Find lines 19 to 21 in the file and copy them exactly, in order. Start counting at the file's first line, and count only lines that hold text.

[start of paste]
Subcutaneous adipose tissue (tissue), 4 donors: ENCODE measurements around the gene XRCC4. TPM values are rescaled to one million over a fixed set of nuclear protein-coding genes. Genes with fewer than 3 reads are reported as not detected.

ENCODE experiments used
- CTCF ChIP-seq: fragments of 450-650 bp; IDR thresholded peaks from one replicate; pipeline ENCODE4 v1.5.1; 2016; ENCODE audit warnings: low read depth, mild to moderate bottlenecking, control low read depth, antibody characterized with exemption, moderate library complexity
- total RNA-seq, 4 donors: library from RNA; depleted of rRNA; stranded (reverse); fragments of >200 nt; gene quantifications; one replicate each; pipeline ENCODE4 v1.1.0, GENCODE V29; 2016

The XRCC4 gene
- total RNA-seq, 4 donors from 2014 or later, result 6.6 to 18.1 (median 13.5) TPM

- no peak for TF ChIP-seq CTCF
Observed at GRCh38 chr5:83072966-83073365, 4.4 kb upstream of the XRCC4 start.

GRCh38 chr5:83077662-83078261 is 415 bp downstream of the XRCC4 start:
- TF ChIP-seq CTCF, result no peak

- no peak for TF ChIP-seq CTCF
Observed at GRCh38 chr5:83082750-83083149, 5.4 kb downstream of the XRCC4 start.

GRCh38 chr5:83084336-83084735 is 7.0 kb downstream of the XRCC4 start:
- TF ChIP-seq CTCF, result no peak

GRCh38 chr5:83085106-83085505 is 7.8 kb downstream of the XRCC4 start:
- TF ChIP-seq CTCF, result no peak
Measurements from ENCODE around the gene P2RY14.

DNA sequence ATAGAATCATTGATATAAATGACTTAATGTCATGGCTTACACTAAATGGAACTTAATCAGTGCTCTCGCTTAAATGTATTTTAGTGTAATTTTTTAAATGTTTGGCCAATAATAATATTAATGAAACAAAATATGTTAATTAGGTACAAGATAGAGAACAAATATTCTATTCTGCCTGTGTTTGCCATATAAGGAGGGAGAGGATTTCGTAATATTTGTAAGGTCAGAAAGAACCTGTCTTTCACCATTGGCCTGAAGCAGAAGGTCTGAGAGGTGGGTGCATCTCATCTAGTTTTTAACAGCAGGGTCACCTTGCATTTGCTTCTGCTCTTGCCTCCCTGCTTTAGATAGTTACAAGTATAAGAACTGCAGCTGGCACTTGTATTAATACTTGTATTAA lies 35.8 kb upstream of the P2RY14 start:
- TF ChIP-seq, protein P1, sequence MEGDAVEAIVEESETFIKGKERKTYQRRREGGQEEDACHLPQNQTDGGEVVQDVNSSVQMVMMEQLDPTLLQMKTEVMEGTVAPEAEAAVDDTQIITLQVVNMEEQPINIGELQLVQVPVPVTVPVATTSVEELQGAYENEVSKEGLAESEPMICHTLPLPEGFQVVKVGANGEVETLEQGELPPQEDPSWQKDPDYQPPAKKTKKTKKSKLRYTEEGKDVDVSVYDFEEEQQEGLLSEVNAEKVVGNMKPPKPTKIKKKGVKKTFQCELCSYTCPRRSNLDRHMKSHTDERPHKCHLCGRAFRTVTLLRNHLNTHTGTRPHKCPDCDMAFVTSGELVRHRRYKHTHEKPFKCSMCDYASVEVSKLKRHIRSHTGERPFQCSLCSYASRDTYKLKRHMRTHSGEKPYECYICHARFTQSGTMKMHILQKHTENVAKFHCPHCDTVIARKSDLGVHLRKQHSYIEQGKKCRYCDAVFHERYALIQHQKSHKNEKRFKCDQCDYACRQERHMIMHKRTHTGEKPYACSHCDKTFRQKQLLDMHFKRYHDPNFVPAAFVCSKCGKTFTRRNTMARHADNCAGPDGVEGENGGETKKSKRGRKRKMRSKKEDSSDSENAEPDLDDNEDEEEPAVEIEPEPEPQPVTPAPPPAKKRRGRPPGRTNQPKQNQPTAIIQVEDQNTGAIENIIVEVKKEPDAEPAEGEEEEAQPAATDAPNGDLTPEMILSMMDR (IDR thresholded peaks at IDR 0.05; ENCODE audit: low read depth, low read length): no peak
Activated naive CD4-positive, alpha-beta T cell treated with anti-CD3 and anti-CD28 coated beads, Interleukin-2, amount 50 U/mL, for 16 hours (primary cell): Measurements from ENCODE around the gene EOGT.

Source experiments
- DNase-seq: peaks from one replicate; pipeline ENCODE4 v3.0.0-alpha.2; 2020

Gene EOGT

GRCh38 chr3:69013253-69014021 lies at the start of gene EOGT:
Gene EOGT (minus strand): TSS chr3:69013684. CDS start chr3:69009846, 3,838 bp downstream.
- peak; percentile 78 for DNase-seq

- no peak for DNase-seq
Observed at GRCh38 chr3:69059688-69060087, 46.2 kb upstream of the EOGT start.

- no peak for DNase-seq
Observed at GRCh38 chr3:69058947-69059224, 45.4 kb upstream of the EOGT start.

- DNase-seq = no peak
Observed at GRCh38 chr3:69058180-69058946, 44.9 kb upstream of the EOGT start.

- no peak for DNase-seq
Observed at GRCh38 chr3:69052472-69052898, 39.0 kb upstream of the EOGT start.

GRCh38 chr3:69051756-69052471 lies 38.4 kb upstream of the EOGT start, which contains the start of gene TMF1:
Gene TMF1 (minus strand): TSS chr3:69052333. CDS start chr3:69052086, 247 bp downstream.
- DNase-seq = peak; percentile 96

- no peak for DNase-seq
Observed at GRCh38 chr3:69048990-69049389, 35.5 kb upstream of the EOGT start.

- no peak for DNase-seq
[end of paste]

- TF ChIP-seq, protein P1, sequence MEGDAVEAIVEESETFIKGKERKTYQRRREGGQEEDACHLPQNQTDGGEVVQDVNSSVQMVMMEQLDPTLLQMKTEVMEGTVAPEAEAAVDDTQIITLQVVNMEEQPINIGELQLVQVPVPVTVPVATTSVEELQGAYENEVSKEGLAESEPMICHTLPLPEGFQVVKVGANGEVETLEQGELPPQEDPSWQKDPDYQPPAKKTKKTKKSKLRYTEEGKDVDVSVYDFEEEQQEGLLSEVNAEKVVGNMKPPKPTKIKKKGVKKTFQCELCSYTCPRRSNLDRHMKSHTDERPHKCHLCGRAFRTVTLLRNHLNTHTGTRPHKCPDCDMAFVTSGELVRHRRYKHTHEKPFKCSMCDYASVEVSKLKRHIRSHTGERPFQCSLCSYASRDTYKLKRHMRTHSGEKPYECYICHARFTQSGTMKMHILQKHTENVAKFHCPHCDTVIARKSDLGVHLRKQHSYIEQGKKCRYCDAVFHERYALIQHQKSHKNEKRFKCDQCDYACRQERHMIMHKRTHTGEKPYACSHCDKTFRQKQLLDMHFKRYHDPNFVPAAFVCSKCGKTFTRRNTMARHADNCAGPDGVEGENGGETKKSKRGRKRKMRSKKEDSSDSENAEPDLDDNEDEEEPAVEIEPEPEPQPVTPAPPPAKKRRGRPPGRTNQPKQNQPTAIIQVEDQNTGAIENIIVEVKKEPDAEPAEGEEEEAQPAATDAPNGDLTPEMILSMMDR (IDR thresholded peaks at IDR 0.05; ENCODE audit: low read depth, low read length): no peak
Activated naive CD4-positive, alpha-beta T cell treated with anti-CD3 and anti-CD28 coated beads, Interleukin-2, amount 50 U/mL, for 16 hours (primary cell): Measurements from ENCODE around the gene EOGT.

Source experiments